Today the Feds were on hand to announce funding of the Union Station expansion. Shhh. It’s a secret. This contract was awarded at the TTC meeting in April and tendered much earlier. You were not supposed to notice. Ottawa is trying to convince Toronto that they love us.
Earlier today, I was on CBC’s Ontario Today show talking about this announcement and its implications for transit in Toronto and surrounding communities. Here is a precis of my position.
First off, I believe that GO Transit stands to benefit at least as much if not more than the TTC from the restructured mezzanine because this will improve the capacity for flow between the office towers and the railway station. Demand on the TTC is constrained not just by Union Station itself, but by the fact that it’s not the only place people try to board the subway. There is actually heavier demand from King and Queen Stations than at Union.
Next, the Harbourfront streetcar loop will get a somewhat improved connection because the point in the existing link roughly at the bottom of the escalator will be directly on the northbound-to-Yonge platform. What this project does not do is expand the capacity of Union Station Loop. That loop was a joke when it was built (TTC engineers claimed it could handle 7,000 passengers per hour) and badly needs expansion. There are a few schemes for this but the most likely to be built involves moving the platform to the southbound straightaway beside the existing southbound tunnel. This is an essential part of any waterfront east or west line for which there is no funding.
One big problem with current arrangements is the idea that somehow bringing everyone to the table is a good idea — the city pays 1/3, Queen’s Park pays 1/3 and Ottawa pays 1/3. It does not work that way. Under the Martin government, the only projects that qualified for Federal funds were those that addressed the Kyoto accord. If you wanted to buy a $750,000 hybrid bus, that counted, but buying a $500,000 clean diesel bus did not. I am not going to get into the arguments about comparative technologies and emissions here, but the huge advantage once enjoyed by hybrid and fuel cell technologies has been eaten away as diesels are forced to get better at controlling emissions in truck engines. The bus industry has benefitted from that work.
Another problem is that Ottawa’s priorities don’t match Queen’s Park’s which don’t match Toronto’s. Elections will intervene at one level or another often enough to shake things up and we’re back to square one. I liked the good old days when Ottawa gave money to Queen’s Park in block grants and transit funding decisions were at least confined to the provincial and municipal levels. At least we only had to convince two sets of politicians that the spending was worthwhile.
Moreover, with the exception of Mayor Miller’s 100 new buses, we are not actually expanding the fleet or providing more service, only replacing old vehicles with new ones. Frankly, I’m not sure that the premium for hybrid vehicles is worth it. Most “new” buses, regardless of their technology, don’t attract new riders, they just keep the ones we already have from being squeezed onto a declining fleet.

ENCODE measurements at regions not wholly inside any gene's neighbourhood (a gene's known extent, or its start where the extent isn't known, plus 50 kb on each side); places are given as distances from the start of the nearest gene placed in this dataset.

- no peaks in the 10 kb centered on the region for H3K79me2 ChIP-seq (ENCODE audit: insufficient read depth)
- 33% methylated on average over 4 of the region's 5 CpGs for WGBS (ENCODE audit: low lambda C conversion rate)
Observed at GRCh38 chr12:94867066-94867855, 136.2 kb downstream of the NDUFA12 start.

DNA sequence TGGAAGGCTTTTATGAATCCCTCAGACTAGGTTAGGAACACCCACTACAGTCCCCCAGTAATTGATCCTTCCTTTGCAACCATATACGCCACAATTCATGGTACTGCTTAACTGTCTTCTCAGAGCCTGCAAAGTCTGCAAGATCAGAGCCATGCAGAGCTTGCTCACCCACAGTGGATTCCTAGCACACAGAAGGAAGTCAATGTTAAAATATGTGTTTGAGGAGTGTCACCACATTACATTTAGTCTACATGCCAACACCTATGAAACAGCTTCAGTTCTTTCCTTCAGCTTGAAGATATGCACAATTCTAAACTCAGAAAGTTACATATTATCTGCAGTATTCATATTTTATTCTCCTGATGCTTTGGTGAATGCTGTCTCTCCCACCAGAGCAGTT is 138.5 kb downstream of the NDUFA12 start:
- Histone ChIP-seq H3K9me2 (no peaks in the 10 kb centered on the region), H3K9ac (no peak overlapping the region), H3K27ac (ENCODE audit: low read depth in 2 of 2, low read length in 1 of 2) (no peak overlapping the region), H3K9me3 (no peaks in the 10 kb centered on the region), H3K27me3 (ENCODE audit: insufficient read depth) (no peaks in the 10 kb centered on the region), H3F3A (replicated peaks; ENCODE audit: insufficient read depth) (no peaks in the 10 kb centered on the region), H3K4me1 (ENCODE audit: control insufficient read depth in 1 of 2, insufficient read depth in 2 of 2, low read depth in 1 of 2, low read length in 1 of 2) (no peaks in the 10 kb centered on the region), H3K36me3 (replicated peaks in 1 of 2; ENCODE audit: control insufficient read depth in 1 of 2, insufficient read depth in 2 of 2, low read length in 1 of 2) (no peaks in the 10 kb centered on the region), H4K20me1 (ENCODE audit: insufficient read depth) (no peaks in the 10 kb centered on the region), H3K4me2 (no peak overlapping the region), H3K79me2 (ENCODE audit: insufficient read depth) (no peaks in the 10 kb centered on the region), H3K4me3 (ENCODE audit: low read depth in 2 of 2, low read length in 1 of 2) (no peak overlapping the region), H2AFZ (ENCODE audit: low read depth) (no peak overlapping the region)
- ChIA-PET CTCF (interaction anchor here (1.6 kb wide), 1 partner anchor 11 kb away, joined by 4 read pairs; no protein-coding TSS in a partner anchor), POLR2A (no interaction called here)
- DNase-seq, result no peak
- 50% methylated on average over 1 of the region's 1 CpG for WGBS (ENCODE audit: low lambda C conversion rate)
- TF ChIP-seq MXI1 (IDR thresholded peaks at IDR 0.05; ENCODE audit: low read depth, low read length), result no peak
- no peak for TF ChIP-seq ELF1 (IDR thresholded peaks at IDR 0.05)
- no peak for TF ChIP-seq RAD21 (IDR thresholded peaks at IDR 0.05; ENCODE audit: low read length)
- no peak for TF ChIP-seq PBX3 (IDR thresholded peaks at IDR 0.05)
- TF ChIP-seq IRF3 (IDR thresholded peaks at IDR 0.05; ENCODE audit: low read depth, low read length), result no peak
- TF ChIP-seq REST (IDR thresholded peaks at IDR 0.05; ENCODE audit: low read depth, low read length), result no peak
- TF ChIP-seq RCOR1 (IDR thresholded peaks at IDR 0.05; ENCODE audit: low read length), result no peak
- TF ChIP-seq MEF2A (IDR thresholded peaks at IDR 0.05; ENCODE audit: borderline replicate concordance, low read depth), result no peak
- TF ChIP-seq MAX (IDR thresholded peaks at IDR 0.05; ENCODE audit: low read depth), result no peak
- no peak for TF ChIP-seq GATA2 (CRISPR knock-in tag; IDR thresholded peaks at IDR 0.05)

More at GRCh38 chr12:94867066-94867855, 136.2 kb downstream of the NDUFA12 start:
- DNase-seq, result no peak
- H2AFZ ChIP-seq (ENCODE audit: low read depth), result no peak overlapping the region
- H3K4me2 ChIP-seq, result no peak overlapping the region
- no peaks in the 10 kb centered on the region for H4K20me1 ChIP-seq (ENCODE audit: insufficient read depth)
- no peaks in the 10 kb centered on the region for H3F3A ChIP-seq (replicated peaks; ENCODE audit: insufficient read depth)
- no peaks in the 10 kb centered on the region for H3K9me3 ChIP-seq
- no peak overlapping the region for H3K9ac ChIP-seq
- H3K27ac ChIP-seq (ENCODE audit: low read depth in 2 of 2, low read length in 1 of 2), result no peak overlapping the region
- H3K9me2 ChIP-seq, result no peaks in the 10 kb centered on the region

Next, when you buy buses, or streetcars, or subway cars, you have to actually run them and this costs money. Toronto Council has this idiotic idea that transit subsidies should not rise faster than inflation. They need to learn that if the TTC is getting bigger, that’s a cost over and above inflationary increases in everything else. If we, as a City, decide that running better transit system is a good idea, that costs money.
We cannot be a Transit City without paying our bills.
If Stephen Harper wants to support transit, he is going to have to shell out hundreds of millions, no billions more than he has so far. I don’t see any new money yet, and certainly nothing that would give the TTC and other systems like GO Transit long-term security for budget planning.
If Dalton McGuinty wants to support transit, he is going to have to stop pretending that his “new” funding is so wonderful when it still does not reach historic levels under the last Liberal government, David Peterson’s.
If David Miller wants to support transit, he is going to have to read the riot act to his Budget Advisory Committee and stop letting them sandbag every decent proposal for improved transit service that comes out of the TTC. If he won’t, then he should concentrate his election campaign on something else.
Toronto is very badly served by politicians who are good at making announcements, but who won’t pay the bills. As I have discussed elsewhere, we have many studies in progress for new LRT lines and an Official Plan that assumes substantial expansion of transit services. Nobody knows how we are going to pay for this in an already crowded capital budget.
It’s nice that someone from Ottawa remembers we exist and came to town even if it was for a comparatively small project and very old funding. When I start to see Federal money flowing to new projects without a thousand strings attached, then I will believe they’re serious.
Meanwhile, it’s time for Toronto and Ontario to get on with building our transit systems.